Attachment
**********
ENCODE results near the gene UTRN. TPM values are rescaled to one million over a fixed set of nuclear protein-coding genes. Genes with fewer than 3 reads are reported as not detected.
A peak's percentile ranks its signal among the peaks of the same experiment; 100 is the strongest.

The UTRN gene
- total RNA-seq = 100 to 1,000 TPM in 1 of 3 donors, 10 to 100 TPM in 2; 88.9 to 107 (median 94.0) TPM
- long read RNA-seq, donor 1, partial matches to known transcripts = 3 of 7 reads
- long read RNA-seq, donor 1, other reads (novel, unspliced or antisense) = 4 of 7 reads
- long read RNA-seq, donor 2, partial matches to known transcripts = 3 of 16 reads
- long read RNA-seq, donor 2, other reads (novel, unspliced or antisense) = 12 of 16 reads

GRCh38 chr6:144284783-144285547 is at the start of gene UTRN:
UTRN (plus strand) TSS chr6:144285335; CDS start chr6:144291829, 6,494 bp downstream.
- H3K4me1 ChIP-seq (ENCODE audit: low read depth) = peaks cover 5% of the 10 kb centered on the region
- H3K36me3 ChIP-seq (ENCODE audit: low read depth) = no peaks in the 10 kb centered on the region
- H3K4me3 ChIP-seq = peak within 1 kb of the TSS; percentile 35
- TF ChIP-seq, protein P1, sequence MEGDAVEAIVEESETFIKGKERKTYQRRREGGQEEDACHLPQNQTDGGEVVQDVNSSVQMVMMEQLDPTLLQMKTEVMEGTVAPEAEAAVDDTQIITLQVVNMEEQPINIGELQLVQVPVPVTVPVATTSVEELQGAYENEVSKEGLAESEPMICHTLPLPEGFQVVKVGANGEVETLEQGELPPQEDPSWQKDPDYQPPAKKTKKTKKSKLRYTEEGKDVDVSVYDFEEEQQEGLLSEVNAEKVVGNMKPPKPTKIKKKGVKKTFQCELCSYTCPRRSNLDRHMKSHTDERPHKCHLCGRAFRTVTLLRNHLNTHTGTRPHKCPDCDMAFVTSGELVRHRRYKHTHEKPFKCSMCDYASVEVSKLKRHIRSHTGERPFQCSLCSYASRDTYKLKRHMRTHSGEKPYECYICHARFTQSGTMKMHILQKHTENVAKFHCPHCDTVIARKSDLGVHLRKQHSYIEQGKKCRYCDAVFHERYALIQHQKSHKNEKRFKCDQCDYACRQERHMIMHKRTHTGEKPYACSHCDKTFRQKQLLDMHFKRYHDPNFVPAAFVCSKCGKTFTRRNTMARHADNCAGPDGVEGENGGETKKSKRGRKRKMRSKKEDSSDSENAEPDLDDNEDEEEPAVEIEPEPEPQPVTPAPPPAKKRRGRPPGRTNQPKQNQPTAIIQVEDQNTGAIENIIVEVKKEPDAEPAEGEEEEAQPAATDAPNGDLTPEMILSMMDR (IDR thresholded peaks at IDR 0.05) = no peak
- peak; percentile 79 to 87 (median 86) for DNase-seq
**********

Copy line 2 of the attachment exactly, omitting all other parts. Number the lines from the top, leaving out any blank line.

A peak's percentile ranks its signal among the peaks of the same experiment; 100 is the strongest.